Cao is a senior scientist for plant transformation. He has over 35 years of experience in plant tissue culture and transformation in academic and industry environments, including Athenix, Bayer and BASF. He is a pioneer of novel soybean transformation techniques resulting in one of the first soybean cyst nematode-resistant traits in development.
“We’ve already established a super team, and we’ll be growing it,” Filbey said. “As we grow, we’ll also be looking for space for our nursery or pilot fields. We’re putting down a footprint in North Carolina.”
Backed by $11 million in venture capital
That footprint is financed by a Series A round of venture capital that netted Mazen over $11 million in 2022. The round was led by Fall Line Capital and joined by all of the earlier seed-stage investors, including Next Level Ventures, Kent Corporation, Ag Startup Engine, Ag Ventures Alliance, ISAV and Summit Ag. Several new investors, AgFunder, 1330 Investments, Addison Laboratories, SLO Seeds Ventures and Cal Poly Ventures, also participated in the financing.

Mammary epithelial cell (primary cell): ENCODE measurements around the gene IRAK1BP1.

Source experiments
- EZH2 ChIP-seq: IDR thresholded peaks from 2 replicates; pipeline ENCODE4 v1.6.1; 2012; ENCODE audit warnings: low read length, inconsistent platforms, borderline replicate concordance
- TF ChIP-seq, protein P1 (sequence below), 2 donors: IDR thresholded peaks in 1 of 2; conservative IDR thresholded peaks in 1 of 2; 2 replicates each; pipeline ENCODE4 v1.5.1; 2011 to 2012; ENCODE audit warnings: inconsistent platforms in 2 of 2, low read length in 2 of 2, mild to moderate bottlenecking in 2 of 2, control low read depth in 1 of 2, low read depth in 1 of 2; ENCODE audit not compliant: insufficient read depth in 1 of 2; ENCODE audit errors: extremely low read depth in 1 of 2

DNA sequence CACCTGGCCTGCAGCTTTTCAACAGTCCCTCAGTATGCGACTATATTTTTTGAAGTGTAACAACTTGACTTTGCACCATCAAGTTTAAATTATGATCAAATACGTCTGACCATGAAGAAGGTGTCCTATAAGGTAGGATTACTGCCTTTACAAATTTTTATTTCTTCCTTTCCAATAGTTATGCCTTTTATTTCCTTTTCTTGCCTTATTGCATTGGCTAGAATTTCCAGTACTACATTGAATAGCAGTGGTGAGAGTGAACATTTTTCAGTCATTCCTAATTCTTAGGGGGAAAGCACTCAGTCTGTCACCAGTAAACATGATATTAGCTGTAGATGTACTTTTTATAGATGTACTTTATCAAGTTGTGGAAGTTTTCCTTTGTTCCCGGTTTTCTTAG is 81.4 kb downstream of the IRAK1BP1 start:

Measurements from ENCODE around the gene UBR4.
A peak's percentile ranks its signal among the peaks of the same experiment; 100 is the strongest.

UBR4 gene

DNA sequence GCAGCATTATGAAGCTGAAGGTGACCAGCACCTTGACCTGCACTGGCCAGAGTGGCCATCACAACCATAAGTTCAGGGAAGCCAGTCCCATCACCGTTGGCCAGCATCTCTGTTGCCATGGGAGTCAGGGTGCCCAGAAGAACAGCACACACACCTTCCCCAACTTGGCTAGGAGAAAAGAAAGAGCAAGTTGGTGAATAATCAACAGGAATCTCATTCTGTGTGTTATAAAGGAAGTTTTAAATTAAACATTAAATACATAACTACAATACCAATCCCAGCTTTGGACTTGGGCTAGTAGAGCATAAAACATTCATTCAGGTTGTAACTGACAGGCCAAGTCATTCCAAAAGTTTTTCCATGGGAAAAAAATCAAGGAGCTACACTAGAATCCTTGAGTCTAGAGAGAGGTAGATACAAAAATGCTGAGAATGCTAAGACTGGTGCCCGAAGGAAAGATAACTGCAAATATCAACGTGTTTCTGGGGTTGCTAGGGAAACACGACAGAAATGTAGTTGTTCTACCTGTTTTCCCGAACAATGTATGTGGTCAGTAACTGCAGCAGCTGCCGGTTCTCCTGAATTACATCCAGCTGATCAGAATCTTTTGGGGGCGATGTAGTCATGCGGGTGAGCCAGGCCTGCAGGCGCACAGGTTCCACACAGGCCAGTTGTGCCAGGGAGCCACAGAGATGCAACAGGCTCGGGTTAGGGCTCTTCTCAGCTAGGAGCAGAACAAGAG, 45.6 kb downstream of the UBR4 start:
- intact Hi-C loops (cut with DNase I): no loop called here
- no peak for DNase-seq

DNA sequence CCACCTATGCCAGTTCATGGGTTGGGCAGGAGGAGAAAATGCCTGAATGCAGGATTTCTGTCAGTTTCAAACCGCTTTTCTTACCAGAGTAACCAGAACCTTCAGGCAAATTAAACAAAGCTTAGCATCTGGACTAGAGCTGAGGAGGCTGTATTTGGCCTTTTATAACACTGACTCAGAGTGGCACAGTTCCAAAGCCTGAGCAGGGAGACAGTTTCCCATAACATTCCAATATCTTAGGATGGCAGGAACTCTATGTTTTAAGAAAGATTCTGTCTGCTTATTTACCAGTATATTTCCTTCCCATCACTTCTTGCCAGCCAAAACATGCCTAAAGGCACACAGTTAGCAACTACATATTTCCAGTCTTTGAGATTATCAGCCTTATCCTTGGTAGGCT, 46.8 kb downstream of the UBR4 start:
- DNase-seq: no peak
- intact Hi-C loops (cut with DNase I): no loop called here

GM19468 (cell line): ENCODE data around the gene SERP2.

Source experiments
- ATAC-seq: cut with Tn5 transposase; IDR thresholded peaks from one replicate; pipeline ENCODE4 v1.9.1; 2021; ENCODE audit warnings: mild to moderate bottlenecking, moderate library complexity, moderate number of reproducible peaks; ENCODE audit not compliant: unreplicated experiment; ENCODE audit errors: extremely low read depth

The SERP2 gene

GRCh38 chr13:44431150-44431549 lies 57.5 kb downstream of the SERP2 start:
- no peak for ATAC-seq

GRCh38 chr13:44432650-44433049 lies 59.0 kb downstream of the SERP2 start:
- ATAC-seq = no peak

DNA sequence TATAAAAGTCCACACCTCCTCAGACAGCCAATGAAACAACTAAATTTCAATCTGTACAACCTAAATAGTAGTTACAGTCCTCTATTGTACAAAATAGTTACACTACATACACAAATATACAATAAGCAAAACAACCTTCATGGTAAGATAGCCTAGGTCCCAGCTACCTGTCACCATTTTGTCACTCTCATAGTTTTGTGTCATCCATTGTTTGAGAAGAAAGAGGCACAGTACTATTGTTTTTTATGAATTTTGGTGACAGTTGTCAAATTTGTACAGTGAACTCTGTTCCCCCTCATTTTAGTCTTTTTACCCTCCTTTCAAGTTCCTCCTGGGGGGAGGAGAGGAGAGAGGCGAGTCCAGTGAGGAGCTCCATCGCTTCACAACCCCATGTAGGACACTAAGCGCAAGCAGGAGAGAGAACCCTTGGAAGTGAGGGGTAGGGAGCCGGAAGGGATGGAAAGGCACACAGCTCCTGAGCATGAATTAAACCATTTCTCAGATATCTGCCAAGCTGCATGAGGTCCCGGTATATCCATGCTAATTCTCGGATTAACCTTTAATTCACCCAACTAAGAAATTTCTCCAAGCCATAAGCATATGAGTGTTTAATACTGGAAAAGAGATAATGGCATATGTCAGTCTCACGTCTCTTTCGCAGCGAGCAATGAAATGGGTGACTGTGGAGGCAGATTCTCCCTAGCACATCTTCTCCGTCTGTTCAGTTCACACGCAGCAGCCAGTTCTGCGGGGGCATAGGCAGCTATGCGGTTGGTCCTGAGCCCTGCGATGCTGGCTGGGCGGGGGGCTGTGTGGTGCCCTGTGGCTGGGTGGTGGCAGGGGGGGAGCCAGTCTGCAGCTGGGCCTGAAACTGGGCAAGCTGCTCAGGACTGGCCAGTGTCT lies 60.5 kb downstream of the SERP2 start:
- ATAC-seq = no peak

“We have an incredibly supportive group of investors who believe in the promise of Mazen technology,” Filbey said. “As we build our presence in the area, we look forward to adding North Carolina investors to our group as well.”
Paul Ulanch, Ph.D., MBA, senior director of focused initiatives in the agriculture sector development group at the North Carolina Biotechnology Center, welcomed Mazen’s selection of North Carolina for its R&D center and said the company is a good addition to the state’s large and growing ag-biotech community.
“Both crop science and animal health are strengths in the state’s ag tech ecosystem, and Mazen is in both,” he said. “The company’s science is to leverage corn as a feed-delivery system of antigens. This in turn will improve the health of production animals that are important for North Carolina’s agricultural economy.”
Ulanch noted that Filbey presented at the 4th Ag Biotech Entrepreneurial Showcase program, organized by the Biotech Center in 2016, and that NCBiotech staff have communicated with her ever since about resources in North Carolina that could help Mazen.
Engineered corn as vaccine factories
Mazen’s oral vaccines are produced in corn plants using recombinant DNA technology drawn from years of research led by John Howard, Ph.D., Mazen’s co-founder and an expert in recombinant protein production in plants.